2. Technology providers – This current situation (and this blog post) is a direct  result of disruption caused by Internet and mobile technologies, which enable the multi-everything paradigm of multi-format / multi-channel / multi-platform offerings and experiences so capably delivered by devices such as the iPad etc. The proposition must be able to take advantage of these enablers throughout the entire content lifecycle
  3. The commercial stakeholders – The Creative industries are starting to embrace the multi-everything philosophy, and to paraphrase one speaker at a recent publishing event, the future of multi-publishing is one-third physical, one-third digital, and one-third live events. The commercial model in the proposition needs to be flexible enough to handle all three if necessary 
  4. Legislative and governance stakeholders – The recent spate of IP Reviewsare testament to the fact that a creaking Intellectual Property (IP) system is woefully inadequate to handle the multi-complex threats and opportunities on offer today. The proposition must show how it aims to address challenges presented by a far-too-slowly evolving IP environment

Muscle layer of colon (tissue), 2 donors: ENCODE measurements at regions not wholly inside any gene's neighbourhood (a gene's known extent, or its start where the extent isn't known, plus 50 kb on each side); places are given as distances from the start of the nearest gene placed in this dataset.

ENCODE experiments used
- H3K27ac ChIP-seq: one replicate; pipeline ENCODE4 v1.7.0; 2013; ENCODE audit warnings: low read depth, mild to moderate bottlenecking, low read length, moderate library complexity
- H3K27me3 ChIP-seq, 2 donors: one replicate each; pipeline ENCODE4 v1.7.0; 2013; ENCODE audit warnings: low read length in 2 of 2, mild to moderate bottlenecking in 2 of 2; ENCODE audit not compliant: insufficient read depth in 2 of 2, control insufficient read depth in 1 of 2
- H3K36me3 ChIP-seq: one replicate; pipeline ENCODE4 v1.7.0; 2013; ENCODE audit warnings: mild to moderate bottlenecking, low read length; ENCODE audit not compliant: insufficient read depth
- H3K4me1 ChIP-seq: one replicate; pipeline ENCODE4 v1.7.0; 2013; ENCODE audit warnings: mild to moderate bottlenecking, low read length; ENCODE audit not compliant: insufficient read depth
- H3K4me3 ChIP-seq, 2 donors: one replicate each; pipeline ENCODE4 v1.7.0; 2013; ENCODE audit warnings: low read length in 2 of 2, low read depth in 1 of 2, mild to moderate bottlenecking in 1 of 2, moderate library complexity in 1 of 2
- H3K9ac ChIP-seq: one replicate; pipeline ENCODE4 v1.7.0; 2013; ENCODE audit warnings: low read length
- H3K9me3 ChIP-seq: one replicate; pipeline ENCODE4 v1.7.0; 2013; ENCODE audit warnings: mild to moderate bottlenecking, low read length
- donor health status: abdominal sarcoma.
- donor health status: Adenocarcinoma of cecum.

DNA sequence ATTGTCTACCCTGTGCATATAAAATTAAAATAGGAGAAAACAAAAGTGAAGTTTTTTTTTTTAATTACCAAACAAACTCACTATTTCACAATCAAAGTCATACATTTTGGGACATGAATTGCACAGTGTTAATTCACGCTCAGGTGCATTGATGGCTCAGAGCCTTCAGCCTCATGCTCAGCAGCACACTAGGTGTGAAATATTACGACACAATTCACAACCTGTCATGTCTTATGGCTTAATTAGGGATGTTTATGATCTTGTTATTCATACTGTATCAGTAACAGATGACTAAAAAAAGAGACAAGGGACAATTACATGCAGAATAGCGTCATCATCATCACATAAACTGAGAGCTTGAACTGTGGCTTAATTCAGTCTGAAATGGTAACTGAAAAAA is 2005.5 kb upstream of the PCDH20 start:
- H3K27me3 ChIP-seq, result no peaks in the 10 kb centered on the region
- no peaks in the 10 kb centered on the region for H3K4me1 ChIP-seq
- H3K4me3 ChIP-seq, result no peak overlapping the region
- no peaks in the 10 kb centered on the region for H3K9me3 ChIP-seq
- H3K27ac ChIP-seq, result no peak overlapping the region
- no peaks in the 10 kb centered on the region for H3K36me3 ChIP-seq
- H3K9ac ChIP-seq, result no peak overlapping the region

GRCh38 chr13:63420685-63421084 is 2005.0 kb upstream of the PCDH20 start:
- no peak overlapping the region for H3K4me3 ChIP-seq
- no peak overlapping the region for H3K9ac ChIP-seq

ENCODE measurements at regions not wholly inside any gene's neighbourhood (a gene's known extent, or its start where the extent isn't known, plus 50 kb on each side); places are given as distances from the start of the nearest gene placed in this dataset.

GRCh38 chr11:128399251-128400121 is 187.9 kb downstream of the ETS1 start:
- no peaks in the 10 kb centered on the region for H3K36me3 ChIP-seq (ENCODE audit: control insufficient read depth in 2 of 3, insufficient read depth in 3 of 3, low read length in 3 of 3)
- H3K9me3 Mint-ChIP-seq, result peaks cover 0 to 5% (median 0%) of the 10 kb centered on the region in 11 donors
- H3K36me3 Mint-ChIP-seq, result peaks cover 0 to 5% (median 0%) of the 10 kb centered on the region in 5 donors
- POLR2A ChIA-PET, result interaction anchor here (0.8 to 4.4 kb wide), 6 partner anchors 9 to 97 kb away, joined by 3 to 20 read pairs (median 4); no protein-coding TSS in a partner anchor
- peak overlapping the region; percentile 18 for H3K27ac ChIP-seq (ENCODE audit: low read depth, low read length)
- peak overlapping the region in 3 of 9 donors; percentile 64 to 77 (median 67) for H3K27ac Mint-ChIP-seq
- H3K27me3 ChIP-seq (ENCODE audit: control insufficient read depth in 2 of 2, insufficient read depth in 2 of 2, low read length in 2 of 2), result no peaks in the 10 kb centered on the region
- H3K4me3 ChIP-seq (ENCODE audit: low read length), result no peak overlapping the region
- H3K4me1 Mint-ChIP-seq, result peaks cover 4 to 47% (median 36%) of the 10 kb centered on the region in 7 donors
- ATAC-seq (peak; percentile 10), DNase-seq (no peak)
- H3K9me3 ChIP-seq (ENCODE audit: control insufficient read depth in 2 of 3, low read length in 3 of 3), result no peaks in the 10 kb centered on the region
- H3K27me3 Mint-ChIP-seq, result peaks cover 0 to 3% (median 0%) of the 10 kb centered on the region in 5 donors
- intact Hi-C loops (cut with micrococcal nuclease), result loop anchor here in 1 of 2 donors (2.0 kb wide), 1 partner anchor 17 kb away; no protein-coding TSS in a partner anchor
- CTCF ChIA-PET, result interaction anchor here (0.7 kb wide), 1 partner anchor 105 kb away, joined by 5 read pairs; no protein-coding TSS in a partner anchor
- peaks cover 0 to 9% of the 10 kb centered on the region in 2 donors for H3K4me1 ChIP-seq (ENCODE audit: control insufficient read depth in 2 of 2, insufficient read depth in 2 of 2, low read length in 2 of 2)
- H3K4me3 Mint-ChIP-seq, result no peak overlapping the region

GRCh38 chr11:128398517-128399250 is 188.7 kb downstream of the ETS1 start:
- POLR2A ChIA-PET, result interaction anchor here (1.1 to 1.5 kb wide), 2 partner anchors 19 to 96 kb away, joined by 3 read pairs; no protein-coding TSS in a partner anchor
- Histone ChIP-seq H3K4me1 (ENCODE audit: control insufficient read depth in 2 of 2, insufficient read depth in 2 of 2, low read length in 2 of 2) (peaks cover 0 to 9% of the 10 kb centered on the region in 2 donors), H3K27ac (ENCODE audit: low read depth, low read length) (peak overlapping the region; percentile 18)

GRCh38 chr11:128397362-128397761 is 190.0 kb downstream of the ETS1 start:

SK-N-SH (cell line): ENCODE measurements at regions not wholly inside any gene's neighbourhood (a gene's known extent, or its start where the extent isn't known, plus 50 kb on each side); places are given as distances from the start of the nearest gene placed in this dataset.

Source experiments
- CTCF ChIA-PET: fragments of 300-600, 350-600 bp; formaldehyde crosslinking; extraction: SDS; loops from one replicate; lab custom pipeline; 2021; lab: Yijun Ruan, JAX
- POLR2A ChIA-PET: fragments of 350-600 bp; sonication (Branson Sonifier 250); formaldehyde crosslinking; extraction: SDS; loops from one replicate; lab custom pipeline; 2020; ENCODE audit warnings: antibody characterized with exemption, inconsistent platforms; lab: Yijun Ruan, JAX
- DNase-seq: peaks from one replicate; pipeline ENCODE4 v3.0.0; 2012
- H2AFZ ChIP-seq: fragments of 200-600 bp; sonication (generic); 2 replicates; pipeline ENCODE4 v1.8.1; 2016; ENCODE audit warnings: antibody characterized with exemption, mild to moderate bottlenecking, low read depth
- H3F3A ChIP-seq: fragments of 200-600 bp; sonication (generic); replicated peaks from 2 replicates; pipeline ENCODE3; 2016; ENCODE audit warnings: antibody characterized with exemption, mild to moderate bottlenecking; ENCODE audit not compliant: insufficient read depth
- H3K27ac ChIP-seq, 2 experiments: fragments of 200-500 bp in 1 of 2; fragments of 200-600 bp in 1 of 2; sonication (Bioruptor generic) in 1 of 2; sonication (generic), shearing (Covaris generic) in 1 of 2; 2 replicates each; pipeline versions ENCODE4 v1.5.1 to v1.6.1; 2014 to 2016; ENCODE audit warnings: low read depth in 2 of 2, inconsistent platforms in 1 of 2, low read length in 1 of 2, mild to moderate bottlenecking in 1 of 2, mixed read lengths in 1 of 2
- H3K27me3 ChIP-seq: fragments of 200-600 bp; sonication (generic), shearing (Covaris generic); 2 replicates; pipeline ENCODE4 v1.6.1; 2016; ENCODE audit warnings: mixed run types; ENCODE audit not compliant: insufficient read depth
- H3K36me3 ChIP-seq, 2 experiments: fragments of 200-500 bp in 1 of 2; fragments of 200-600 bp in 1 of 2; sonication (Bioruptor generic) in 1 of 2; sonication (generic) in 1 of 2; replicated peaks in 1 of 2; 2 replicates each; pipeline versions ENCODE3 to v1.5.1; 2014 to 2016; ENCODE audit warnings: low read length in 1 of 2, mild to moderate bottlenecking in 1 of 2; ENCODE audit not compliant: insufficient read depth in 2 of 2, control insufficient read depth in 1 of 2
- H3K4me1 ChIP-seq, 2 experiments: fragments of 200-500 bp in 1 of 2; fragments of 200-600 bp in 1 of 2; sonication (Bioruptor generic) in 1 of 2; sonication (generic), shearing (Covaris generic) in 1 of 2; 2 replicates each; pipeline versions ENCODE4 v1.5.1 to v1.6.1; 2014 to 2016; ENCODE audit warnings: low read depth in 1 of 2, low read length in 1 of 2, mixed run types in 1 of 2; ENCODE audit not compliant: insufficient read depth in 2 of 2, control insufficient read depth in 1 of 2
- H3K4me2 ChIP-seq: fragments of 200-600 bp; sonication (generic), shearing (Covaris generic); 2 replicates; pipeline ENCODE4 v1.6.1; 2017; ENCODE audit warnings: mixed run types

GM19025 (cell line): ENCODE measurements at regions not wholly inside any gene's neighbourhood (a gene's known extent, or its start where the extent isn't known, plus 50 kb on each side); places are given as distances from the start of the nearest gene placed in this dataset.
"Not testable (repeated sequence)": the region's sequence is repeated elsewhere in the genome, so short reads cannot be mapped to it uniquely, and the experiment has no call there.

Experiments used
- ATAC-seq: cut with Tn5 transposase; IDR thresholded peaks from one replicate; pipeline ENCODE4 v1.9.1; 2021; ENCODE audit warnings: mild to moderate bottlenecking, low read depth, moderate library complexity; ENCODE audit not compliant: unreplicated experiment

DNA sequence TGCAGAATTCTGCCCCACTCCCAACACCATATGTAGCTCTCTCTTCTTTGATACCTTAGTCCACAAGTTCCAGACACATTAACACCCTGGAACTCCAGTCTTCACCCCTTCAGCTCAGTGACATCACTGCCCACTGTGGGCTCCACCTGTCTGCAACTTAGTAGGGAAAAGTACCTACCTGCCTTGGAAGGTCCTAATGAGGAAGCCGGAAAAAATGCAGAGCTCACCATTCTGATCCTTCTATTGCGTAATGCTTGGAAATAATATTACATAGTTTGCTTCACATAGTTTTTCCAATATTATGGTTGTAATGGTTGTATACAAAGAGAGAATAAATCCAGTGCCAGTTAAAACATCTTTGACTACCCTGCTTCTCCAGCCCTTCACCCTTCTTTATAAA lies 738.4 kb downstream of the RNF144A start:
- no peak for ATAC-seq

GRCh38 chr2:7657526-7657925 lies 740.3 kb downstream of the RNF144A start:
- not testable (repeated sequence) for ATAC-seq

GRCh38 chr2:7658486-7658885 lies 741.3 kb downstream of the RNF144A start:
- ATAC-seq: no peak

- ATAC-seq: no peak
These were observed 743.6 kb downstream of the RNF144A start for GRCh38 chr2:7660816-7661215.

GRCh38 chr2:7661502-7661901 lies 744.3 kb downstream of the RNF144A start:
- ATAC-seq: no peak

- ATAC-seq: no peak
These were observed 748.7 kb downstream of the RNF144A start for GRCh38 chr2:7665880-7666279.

5. Customers / end users – Finally, this group of stakeholders encompass all others, and as it is their judgement that really matters to any business, the prime goal of any business venture must be deliver value as early as possible to this group. The ultimate change-readiness test is to demonstrate how the proposition can fail fast and often without losing its hold on the customer / end-user.

Any business proposition that can provide satisfactory answers to the above tests is bound to do well, even without support and investment from my mythical PE fund. However, there are still a couple of very tough but related issues that compound an already perilous creative business environment i.e.:

  • Piracy – and I mean real industrial piracy, (not the “we-have-an-outdated-business-model-so-let’s-just-sue-the-people-formerly-known-as-customers” variety), needs to be addressed at a global level. A recent UK Government report put the cost of cyber crime at £27bn, (of which some £9bn was attributed to IP theft), in the UK alone.